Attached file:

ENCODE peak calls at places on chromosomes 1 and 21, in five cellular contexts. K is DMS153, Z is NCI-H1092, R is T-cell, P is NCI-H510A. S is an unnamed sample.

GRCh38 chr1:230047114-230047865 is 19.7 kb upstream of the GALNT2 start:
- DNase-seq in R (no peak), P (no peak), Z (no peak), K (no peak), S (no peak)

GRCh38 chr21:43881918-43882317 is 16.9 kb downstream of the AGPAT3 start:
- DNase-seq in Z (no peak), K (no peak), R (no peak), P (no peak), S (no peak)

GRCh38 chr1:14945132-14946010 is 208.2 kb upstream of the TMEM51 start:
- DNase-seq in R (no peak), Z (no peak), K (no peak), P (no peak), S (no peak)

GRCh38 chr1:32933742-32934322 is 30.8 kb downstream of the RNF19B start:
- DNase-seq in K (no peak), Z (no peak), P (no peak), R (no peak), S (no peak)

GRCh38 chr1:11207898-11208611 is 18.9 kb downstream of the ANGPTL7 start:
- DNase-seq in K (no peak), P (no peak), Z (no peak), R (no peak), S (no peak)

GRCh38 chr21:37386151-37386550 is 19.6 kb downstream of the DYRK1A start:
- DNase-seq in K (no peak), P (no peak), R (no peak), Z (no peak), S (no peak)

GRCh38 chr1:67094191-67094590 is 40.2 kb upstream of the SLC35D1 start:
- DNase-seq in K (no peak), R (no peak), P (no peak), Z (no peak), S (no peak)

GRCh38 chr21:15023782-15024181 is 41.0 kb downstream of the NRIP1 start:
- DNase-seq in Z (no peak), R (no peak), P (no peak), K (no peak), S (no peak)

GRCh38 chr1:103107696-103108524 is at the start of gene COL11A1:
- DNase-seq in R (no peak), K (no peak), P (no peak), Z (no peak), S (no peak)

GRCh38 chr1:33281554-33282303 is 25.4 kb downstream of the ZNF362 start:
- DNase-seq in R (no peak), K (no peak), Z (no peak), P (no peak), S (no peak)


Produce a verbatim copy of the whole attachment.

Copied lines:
ENCODE peak calls at places on chromosomes 1 and 21, in five cellular contexts. K is DMS153, Z is NCI-H1092, R is T-cell, P is NCI-H510A. S is an unnamed sample.

GRCh38 chr1:230047114-230047865 is 19.7 kb upstream of the GALNT2 start:
- DNase-seq in R (no peak), P (no peak), Z (no peak), K (no peak), S (no peak)

GRCh38 chr21:43881918-43882317 is 16.9 kb downstream of the AGPAT3 start:
- DNase-seq in Z (no peak), K (no peak), R (no peak), P (no peak), S (no peak)

GRCh38 chr1:14945132-14946010 is 208.2 kb upstream of the TMEM51 start:
- DNase-seq in R (no peak), Z (no peak), K (no peak), P (no peak), S (no peak)

GRCh38 chr1:32933742-32934322 is 30.8 kb downstream of the RNF19B start:
- DNase-seq in K (no peak), Z (no peak), P (no peak), R (no peak), S (no peak)

GRCh38 chr1:11207898-11208611 is 18.9 kb downstream of the ANGPTL7 start:
- DNase-seq in K (no peak), P (no peak), Z (no peak), R (no peak), S (no peak)

GRCh38 chr21:37386151-37386550 is 19.6 kb downstream of the DYRK1A start:
- DNase-seq in K (no peak), P (no peak), R (no peak), Z (no peak), S (no peak)

GRCh38 chr1:67094191-67094590 is 40.2 kb upstream of the SLC35D1 start:
- DNase-seq in K (no peak), R (no peak), P (no peak), Z (no peak), S (no peak)

GRCh38 chr21:15023782-15024181 is 41.0 kb downstream of the NRIP1 start:
- DNase-seq in Z (no peak), R (no peak), P (no peak), K (no peak), S (no peak)

GRCh38 chr1:103107696-103108524 is at the start of gene COL11A1:
- DNase-seq in R (no peak), K (no peak), P (no peak), Z (no peak), S (no peak)

GRCh38 chr1:33281554-33282303 is 25.4 kb downstream of the ZNF362 start:
- DNase-seq in R (no peak), K (no peak), Z (no peak), P (no peak), S (no peak)